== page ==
The registration process went pretty quickly. I got my additional Rugged Bucks that were included in the early VIP sales, my two beer wristbands, and off I went. I found the rest of my group & awaited our 10 am start time eagerly. Ten o’clock came pretty quickly & after a short preamble from the Starting announcer we were off. The course was slightly altered from what was supplied on the map as a smaller area of wooded area that we were supposed to run through had recently been clear cut. Other than that, the Map & Obstacles therein were pretty bang on.

Rugged-Maniac-Vancouver-2017-Map

The Obstacles

First was ‘Shoe Catcher’ an ankle-knee deep pond crossing, nothing too major, but you could hear people complaining that they were already going to get wet. Come on people, wait till they bring on the mud, what are you gunna do then?

Next was a 5′ wall with a sideways freely rolling pipe on it, this one wasn’t all that tough, but having the rolling pipe on top limited your spots for grabbing onto to get over it. Next was a crawl under another obstacle, it had some barbed wire above the crawling area but it was above some beams so it didn’t really pose a threat.

Following that was ‘Tipping Point’, a seesaw-esque type obstacle, the planks are offset a bit so they rest in a downward position for ease of getting onto them. Just walk across the board and keep your balance while the other side lowers down as you cross it, now do it again and you’re onto ‘Jump Start’, a vertical planked wall climb.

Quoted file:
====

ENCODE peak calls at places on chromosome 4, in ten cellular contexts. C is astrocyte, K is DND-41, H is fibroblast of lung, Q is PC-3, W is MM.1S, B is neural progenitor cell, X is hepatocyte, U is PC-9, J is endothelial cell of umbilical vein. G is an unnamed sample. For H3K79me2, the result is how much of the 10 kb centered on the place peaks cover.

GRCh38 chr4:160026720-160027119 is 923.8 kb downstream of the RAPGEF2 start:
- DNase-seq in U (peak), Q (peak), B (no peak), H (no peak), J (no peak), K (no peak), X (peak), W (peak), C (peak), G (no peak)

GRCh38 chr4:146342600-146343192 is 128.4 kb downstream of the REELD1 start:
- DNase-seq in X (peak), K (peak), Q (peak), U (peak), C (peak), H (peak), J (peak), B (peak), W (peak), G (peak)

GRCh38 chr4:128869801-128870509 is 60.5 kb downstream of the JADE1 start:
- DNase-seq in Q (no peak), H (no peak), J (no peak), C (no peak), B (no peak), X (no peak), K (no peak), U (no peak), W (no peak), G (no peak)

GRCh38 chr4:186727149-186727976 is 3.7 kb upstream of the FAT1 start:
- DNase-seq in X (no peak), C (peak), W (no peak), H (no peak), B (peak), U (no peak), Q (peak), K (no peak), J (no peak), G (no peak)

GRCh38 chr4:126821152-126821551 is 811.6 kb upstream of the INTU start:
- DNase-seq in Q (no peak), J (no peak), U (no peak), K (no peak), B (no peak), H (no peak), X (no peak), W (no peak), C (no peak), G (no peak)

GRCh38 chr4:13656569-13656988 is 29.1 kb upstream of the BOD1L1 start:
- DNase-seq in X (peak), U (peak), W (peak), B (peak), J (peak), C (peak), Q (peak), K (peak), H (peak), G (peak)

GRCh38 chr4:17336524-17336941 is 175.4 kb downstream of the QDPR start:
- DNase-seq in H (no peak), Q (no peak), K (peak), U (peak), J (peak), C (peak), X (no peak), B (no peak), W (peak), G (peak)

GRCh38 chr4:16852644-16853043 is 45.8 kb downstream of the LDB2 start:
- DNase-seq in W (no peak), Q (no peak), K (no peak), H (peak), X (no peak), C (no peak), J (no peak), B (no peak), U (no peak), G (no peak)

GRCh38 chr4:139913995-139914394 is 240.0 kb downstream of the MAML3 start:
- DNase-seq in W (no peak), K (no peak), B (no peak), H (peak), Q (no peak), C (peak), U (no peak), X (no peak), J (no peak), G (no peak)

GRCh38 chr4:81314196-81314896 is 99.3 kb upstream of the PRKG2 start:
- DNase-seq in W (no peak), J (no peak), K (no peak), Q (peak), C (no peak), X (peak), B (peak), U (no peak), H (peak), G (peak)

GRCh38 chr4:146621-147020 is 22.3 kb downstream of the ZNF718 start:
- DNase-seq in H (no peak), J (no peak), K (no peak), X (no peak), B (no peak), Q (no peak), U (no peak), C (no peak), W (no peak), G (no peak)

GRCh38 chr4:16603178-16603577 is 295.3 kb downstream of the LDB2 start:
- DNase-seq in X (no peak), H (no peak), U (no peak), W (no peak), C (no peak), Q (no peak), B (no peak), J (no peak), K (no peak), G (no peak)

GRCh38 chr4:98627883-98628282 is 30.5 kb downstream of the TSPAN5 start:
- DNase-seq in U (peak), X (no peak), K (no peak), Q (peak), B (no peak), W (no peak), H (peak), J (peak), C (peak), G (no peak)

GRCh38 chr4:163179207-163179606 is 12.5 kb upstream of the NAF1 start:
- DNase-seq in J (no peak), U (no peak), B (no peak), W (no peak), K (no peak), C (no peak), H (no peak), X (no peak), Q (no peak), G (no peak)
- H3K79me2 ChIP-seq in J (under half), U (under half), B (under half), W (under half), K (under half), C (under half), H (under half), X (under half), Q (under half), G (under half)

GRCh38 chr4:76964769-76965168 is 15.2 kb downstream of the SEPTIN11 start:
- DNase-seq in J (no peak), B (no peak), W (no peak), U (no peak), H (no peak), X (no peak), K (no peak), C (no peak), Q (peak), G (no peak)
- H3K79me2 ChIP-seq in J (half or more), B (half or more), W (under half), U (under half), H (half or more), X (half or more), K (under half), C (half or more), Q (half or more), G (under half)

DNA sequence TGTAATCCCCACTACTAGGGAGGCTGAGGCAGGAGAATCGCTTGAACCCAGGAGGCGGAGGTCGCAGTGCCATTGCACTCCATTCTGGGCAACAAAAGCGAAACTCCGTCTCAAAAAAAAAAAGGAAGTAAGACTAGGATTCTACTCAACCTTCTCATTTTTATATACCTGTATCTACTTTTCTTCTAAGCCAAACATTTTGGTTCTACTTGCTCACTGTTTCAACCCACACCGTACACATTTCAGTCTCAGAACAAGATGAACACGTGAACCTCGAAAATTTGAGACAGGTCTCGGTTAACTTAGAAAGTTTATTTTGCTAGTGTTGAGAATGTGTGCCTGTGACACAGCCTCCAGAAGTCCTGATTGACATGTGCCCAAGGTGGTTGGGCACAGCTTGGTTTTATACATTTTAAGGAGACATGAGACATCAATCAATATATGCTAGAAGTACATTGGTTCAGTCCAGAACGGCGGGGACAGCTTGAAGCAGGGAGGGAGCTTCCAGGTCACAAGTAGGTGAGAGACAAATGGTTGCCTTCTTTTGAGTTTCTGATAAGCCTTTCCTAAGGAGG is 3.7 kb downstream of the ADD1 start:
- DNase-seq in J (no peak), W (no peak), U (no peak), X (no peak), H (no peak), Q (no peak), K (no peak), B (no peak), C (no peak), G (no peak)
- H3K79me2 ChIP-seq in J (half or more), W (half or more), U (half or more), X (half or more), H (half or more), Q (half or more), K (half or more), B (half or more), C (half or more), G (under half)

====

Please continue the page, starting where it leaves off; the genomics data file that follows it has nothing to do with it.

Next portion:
Rugged-Maniac-Vancouver-2017-Frog-Hop

Move along to ‘Frog Hop’, four square platforms floating in knee high water attached to each other sideways. As people ran across these, due to the way they were attached to the next lane, they bounced quite a bit. Quick feet & balance failed me & I fell in dismounting the third one. It would be nice if they padded these on top as they really hurt your knees when you went down.

‘Claustrophobia’ was next, this was basically a ditch covered with a black tarp. It got hot in there. Then came ‘Pipe Dream’, this was a typical pipe crawl with a barbed wire covered mud pit, I didn’t notice the barbed wire when I came out, ouch! Out through another pipe & onto ‘The Trenches’, they were just that, 4 equally distanced knee deep trenches. I hopped the first two & then jumped into the next two & box jumped out of them for something different.